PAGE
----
by Roy Stephen C. Canivel, Philippine Daily Inquirer, Jul 25, 2019
The Department of Trade and Industry (DTI) is already preparing for the impact of automation on the Philippine labor force, anticipating a massive loss of jobs and finding ways to keep Filipinos employed amid fierce competition from robots.
A ranking department official, however, said there’s no need to fear these robots, like those killer machines in movies called “terminators.”
A report prepared in 2017 yet by consulting firm Mckinsey & Company estimated that 48 percent of work in the Philippines, equivalent to 18.2 million jobs, would be automated, eliminating the need for human workers.
Trade and Industry Undersecretary Rafaelita Aldaba had cited this report at a press briefing in Malacanang earlier this month as she discussed steps being taken by the government to prepare job automation and counter its impact on the Philippine labor force.
Aldaba, however, sought to ease fears about job automation, saying it could actually bring benefits like create new jobs.
“Recall when ATM machines were first introduced and automation alarmists thought that this would lead to massive unemployment for bank tellers,” she said in a Viber message.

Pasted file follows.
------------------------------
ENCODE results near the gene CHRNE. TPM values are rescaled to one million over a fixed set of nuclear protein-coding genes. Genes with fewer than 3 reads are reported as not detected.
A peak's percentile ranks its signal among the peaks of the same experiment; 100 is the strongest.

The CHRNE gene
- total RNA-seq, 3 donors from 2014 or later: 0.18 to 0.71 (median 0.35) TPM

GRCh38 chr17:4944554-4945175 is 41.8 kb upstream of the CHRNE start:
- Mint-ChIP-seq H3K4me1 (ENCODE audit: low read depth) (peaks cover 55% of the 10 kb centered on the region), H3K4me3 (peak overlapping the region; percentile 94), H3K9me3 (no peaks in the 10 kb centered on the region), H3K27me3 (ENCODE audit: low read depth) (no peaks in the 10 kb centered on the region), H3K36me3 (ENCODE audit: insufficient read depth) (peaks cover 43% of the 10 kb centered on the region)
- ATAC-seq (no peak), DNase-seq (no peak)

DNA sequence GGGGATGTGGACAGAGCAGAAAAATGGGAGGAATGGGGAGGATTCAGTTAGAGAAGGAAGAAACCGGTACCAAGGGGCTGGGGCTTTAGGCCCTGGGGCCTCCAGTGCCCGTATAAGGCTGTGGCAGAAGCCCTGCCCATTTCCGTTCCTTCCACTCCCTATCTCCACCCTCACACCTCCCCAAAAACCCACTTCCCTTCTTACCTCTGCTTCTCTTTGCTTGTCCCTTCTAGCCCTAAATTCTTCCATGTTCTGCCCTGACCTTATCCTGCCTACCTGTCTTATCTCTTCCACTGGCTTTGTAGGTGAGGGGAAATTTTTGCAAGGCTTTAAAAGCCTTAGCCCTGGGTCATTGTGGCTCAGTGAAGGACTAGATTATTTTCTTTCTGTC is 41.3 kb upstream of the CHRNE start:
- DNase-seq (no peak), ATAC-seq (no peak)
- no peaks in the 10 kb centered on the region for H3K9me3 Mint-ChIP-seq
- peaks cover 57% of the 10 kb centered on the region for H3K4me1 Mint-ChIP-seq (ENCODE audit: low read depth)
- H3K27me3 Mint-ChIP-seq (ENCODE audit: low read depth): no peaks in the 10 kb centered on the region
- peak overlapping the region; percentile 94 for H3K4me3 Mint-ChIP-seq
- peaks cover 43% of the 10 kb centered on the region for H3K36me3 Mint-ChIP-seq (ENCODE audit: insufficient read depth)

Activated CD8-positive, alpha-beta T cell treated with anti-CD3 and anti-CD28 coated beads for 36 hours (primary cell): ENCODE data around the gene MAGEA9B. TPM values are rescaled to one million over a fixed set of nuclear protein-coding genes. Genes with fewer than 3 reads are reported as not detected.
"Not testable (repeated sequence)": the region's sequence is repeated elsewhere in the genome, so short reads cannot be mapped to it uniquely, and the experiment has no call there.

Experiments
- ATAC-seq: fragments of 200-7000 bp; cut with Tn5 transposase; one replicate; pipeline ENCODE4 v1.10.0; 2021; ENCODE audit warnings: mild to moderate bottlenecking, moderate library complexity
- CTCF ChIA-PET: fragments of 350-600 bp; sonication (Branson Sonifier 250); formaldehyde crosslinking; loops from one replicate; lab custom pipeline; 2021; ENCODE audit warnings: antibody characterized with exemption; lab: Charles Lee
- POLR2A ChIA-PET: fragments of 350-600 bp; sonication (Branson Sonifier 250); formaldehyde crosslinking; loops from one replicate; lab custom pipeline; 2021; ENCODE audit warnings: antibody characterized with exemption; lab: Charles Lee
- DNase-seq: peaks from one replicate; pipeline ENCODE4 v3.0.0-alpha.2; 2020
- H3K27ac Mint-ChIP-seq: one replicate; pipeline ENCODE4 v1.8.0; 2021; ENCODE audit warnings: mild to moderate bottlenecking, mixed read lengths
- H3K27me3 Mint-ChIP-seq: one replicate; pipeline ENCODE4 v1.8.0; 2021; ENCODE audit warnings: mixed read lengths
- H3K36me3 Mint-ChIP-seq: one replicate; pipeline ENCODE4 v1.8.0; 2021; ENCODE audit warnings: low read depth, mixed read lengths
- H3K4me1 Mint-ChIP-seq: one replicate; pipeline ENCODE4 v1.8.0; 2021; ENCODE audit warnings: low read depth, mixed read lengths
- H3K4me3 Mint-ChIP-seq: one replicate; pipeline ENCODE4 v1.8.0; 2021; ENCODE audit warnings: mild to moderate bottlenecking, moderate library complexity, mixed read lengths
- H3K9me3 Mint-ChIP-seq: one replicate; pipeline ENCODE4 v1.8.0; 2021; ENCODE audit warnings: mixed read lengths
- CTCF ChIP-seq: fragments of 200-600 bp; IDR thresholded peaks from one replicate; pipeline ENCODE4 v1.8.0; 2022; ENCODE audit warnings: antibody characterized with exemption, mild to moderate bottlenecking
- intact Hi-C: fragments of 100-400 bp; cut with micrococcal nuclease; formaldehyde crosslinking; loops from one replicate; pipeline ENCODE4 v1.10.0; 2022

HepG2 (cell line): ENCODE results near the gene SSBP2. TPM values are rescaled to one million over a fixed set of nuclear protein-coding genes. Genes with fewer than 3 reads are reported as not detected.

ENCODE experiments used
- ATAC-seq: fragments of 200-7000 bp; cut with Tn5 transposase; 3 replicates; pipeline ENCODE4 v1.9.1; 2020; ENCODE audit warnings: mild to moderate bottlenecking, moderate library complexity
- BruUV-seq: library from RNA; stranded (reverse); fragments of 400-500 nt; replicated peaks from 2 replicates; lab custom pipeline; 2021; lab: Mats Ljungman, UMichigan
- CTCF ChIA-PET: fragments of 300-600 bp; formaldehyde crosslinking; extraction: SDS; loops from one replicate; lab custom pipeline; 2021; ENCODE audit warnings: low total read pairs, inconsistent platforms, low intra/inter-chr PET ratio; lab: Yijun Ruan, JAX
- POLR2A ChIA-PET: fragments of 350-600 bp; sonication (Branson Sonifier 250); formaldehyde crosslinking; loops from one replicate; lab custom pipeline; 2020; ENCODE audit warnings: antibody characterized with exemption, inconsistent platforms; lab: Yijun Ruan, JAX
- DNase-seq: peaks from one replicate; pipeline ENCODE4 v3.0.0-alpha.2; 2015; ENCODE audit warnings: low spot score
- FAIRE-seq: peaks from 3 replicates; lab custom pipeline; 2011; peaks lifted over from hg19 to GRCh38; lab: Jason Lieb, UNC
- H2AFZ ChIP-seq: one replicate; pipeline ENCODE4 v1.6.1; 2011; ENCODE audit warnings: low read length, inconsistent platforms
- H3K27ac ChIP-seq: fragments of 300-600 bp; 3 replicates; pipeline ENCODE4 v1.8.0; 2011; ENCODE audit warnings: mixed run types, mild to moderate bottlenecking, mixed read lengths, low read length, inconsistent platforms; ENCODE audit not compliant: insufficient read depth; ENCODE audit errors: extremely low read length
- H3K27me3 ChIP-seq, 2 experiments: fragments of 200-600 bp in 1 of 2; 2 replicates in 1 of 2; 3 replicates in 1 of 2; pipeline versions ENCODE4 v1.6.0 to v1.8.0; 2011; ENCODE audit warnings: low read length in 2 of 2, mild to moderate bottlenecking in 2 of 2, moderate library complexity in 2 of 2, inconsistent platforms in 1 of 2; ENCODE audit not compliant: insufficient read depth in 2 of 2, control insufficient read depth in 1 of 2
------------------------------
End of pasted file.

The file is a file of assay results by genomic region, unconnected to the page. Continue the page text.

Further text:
“But this did not happen, new activities were actually created for service maintenance and cash reloading. With ATM machines, cost of operations dropped which enabled banks to build more branches requiring more tellers,” she added.
She said the Department of Trade and Industry is working with the academe, the private sector and other government agencies, like the Commission on Higher Education, Department of Education, and Technical Education and Skills Development Authority, to prepare for the era of robots in the work force.
One way Philippine workers could prepare for the onslaught of automation was to upgrade skills, retrain and for training schools to revise curricula to include subjects on digital and other skills that job automation would require.
The Philippines, she said, should not fear the advent of new technology because it would allow the country to improve its competitiveness, develop new industries and even create new jobs.
“Robots would need operators, service maintenance, and manufacturers. AI activities would require not only data scientists but also relatively low skilled workers to do data cleaning and data annotation,” she said, using the acronym for Artificial Intelligence./TSB